• 26  teachers learned new ways to teach literacy skills, improving how they educate girls and boys on reading and writing.
Health and Nutrition
  • 201 mothers and caregivers of children under 5 are knowledgeable in balanced food diets
Water, Sanitation and Hygiene
  • 974 families are practicing improved hygiene habits like hand washing with water and soap, cleaning and garbage collection
*Results achieved from October 2018 to September 2019

Explore Portoviejo

current conditions

To protect the privacy of children, this map shows only the general area of the community, not the exact location.

The needs in Portoviejo

Children in Portoviejo face numerous barriers to enjoying good health. Because many are tasked with completing household chores such as fishing early in the morning, at least 67 per cent of children under five don’t eat breakfast. Many parents don’t have access to information on nutrition, diet, or healthy child growth. Parents receive very little support from health care units or diverse food supply. As a result, many children become malnourished. At least 29 per cent of children under five are reported as underweight for their age.

Clean water and good sanitation is in poor supply, leaving children vulnerable to diseases, further contributing to poor health. Children under age five are exposed to mosquito-borne diseases like dengue and malaria. A lack of education and health information means 65 per cent of mothers are unable to recognize signs of respiratory infections, and 72 per cent can’t recognize the warning signs of diarrhea.

Many children in this community struggle to access a good education. Often, children as young as 15 are required to work and contribute financially, which forces them to either miss class or arrive tired and unfocused. This strain is reflected in their progress: of the 60 per cent of middle school students who practice reading regularly, only 11 per cent of those students read well. Minimal resources, poor infrastructure, limited parental involvement and limited training for teachers results in a poor quality of education overall.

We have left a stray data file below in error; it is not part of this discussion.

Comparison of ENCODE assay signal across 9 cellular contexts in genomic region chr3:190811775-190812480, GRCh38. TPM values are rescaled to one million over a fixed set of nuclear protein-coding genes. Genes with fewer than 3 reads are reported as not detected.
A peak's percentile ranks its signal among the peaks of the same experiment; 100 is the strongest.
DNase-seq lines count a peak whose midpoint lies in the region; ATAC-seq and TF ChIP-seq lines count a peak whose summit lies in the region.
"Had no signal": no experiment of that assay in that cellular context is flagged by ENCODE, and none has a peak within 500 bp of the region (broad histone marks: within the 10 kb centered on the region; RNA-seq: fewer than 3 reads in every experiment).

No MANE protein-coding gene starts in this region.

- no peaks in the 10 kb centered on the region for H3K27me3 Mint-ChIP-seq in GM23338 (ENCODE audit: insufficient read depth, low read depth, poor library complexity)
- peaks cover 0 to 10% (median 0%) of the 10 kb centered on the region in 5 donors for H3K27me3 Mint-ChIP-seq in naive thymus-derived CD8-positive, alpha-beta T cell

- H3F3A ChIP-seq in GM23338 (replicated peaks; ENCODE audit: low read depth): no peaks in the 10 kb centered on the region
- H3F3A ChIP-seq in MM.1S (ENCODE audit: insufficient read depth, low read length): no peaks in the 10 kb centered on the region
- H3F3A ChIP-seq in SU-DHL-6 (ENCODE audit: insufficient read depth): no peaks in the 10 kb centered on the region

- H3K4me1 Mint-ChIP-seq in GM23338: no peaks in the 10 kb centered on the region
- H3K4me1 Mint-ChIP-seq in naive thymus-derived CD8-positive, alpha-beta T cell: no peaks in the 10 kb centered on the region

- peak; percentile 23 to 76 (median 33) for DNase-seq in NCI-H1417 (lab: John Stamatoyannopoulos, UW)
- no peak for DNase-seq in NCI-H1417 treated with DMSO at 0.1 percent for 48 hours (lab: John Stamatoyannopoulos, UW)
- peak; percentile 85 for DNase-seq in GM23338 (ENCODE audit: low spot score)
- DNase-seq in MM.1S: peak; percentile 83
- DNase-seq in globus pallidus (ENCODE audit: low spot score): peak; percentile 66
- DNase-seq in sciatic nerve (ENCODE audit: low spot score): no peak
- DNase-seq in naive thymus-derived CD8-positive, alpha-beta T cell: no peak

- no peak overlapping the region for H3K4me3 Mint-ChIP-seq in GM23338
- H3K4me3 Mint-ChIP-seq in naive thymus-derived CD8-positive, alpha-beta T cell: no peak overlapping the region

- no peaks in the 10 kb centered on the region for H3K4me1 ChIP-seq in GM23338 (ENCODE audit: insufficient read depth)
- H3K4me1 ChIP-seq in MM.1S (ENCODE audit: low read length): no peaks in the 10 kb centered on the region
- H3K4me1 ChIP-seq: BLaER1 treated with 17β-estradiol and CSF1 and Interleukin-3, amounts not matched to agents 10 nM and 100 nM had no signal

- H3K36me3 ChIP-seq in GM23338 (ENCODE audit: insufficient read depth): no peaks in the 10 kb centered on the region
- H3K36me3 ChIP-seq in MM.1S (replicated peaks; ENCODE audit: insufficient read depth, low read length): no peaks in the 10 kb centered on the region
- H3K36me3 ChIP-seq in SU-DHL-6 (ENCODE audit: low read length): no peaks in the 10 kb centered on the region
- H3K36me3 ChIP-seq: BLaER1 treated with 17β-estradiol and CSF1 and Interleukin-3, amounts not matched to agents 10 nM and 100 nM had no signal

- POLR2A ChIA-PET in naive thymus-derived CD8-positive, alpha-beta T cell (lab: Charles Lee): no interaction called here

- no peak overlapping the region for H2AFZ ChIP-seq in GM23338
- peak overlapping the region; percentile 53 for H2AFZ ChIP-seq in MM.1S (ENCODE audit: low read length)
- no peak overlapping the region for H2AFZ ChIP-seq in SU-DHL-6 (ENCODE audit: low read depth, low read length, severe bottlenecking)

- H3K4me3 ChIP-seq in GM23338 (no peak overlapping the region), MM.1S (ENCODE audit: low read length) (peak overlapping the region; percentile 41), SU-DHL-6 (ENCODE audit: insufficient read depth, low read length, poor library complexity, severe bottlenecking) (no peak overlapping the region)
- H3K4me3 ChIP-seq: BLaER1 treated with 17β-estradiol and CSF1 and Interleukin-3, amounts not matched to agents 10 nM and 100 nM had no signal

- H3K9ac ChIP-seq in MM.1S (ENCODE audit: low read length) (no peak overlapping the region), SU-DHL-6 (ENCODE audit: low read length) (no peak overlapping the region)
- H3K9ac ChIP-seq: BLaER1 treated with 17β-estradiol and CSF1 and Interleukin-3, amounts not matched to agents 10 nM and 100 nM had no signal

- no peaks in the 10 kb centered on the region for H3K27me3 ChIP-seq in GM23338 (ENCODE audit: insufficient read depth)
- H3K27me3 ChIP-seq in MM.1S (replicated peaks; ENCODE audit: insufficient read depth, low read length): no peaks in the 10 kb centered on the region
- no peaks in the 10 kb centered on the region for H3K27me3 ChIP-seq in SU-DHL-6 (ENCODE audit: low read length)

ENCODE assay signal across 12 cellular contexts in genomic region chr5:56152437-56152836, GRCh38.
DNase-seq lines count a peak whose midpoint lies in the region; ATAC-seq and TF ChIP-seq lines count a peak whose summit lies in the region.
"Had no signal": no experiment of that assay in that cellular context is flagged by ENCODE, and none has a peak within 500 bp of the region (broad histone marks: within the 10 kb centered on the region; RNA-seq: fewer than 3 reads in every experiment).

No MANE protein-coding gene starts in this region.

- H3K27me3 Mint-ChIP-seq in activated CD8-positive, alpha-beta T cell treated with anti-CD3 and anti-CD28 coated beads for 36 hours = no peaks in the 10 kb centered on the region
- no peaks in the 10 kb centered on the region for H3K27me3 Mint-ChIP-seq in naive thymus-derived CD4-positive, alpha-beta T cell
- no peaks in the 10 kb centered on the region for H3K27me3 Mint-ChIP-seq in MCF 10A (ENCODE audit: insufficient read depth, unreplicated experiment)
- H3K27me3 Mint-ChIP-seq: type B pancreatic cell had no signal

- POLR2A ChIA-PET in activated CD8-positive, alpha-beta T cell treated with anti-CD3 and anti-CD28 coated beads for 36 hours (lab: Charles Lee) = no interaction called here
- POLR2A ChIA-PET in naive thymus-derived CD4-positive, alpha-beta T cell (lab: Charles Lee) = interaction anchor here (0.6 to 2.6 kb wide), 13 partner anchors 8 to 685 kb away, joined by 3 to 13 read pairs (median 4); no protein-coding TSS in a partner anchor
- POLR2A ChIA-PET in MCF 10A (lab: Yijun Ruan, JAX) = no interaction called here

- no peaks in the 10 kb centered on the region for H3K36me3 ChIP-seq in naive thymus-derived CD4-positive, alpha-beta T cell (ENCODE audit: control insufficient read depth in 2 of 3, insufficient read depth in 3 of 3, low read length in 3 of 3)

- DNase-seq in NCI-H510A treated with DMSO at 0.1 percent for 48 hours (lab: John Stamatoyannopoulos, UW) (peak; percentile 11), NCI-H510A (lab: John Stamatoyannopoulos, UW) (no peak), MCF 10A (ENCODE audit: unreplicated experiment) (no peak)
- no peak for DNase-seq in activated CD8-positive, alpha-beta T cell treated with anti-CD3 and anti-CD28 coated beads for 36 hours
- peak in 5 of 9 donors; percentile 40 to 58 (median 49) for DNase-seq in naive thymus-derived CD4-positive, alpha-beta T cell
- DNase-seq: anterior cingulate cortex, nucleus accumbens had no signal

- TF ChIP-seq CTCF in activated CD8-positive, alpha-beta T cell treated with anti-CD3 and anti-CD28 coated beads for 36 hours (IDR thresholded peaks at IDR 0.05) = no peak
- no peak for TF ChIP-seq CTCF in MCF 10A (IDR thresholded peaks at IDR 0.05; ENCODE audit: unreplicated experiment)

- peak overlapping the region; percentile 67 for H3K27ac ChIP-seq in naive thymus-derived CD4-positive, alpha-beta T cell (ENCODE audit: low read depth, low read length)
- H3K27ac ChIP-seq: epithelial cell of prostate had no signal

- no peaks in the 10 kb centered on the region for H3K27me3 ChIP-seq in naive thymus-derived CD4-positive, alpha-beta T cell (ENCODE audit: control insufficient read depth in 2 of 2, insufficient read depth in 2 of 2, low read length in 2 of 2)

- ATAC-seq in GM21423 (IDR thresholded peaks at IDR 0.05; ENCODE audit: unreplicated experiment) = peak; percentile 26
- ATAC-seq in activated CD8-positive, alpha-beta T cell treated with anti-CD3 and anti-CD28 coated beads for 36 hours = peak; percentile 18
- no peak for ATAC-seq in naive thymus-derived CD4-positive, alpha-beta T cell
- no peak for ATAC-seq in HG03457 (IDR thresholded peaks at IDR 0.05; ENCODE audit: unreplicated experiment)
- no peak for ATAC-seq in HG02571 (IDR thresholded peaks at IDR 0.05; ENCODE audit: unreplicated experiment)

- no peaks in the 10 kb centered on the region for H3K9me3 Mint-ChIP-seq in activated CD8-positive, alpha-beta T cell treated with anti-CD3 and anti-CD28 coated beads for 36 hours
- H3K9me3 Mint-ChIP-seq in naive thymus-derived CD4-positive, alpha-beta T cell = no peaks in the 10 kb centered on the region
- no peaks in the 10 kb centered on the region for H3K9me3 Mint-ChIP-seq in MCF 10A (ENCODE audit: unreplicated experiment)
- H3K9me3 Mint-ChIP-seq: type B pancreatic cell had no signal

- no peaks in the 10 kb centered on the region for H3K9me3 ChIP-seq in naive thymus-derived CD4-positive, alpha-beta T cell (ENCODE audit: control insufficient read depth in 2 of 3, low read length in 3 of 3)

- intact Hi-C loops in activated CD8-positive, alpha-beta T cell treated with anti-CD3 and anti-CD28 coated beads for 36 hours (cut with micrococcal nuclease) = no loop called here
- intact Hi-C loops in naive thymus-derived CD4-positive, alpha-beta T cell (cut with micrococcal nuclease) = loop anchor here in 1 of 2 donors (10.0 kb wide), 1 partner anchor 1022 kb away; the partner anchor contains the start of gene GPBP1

Given the challenges, it’s unsurprising that up to 60 per cent of students age 13 to 18 don’t continue to or complete secondary school. In fact, at least 24 per cent of youth drop out to work, or get married. Early marriage puts girls as young as 13 at risk of abandoning their education or becoming pregnant.

Child Protection
In Portoviejo, children’s rights aren’t being diligently protected. In fact, community leadership overall is limited with very few people encouraged to lead or advocate for others.

For example, an average of 16 per cent of 10 to 18-year-olds are subject to corporal punishment at school or at home, a recurring cycle that many of their parents also endured. Since this tactic is deeply entrenched in the community, not many adults recognize the need to advocate for children or stand up for their rights. Currently, no programs exist for community members to learn how to lead their families, participation in conversations on community development or protect children from domestic violence.
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Life cycle of a sponsorship community

Portoviejo,  is in Phase 1

PHASE 1: Building the foundation

With local leaders, we assess the community's needs and resources, plan projects to provide long term solutions. Sponsorship and development opportunities begin.